Learning & Behavior

, Volume 35, Issue 2, pp 87–94

Learning of colonial odor in the antCataglyphis niger (Hymenoptera; Formicidae)


DOI: 10.3758/BF03193043

Cite this article as:
Nowbahari, E. Learning & Behavior (2007) 35: 87. doi:10.3758/BF03193043


Ants learn the odors of members of their colony early in postnatal life, but their ability to learn to recognize noncolony conspecifics and heterospecifics has never been explored. We used a habituation—discrimination paradigm to assess individual recognition in adult Formicine ants,Cataglyphis niger. Pairs of workers from different colonies were placed together for repeated trials, and their ability to discriminate the ant that they encountered from another familiar or unfamiliar ant was observed. Some ants were isolated between encounters, and others were returned to their home colonies. Our results suggest for the first time in ants that C. niger adults learn about individual ants that they have encountered and recognize them in subsequent encounters. Ants are less aggressive toward non-nestmates after they are familiar with one another, but they are aggressive again when they encounter an unfamiliar individual. Learning about non-nestmates does not interfere with an ant’s memory of members from its own colony.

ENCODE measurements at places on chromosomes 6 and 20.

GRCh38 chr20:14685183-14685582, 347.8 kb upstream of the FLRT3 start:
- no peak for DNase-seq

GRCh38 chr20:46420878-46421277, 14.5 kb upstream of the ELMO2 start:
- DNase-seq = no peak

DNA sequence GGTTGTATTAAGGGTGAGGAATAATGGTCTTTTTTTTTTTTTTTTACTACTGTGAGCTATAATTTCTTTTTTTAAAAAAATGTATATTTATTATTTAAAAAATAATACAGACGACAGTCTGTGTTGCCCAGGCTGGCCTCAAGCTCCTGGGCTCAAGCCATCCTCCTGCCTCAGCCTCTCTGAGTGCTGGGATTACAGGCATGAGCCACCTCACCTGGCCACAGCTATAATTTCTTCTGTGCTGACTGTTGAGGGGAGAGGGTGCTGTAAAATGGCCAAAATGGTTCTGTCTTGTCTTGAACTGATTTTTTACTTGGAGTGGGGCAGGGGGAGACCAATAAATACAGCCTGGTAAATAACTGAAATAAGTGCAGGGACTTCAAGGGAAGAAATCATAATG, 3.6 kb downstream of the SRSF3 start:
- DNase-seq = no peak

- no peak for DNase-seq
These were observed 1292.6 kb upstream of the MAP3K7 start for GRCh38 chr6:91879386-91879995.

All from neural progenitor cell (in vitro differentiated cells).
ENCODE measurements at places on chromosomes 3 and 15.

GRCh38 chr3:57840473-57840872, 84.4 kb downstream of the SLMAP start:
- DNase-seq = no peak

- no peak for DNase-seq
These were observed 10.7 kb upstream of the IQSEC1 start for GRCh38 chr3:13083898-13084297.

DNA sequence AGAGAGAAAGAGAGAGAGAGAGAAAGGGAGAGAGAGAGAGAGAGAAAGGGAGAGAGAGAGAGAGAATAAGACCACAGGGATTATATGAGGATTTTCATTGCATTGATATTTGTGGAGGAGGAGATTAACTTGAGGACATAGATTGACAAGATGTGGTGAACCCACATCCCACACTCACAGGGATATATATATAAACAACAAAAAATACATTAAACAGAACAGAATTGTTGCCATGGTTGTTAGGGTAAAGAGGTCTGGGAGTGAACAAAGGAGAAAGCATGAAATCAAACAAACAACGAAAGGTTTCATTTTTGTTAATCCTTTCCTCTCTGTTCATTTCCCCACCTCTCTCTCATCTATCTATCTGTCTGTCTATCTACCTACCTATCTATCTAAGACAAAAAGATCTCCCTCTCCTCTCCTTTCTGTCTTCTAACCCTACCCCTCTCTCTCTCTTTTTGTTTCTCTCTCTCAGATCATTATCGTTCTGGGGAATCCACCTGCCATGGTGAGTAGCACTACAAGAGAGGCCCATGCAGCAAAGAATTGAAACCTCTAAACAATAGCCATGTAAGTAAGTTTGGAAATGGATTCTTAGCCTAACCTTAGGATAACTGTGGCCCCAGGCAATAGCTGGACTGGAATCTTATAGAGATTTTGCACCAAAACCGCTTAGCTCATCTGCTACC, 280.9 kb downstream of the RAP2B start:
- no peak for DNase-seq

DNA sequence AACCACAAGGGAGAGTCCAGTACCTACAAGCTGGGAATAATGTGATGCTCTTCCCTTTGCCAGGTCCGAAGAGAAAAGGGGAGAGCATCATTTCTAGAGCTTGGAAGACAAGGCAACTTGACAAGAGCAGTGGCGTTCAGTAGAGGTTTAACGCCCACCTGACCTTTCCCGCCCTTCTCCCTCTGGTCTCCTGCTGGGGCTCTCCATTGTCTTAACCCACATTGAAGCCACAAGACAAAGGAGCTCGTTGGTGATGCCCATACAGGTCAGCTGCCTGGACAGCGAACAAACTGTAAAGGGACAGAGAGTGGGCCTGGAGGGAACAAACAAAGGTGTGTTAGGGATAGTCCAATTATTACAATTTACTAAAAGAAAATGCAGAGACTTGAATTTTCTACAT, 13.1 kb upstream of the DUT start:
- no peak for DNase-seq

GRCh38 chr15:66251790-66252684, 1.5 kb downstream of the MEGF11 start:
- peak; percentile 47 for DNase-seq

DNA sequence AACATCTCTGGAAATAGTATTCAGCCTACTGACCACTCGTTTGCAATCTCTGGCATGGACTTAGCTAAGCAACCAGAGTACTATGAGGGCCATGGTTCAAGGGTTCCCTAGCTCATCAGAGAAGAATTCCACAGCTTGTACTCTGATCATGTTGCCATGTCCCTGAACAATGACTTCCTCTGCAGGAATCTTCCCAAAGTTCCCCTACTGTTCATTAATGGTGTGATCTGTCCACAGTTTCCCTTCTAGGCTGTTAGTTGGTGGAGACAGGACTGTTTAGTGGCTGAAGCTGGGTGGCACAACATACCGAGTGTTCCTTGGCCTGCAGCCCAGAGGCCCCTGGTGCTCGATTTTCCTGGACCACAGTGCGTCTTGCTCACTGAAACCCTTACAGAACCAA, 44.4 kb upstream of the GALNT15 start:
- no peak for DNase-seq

Download to read the full article text

Copyright information

© Psychonomic Society, Inc. 2007

Authors and Affiliations

  1. 1.Laboratoire d’Ethologie Expérimentale et Comparée, UMR CNRS 7153Université Paris NordVilletaneuseFrance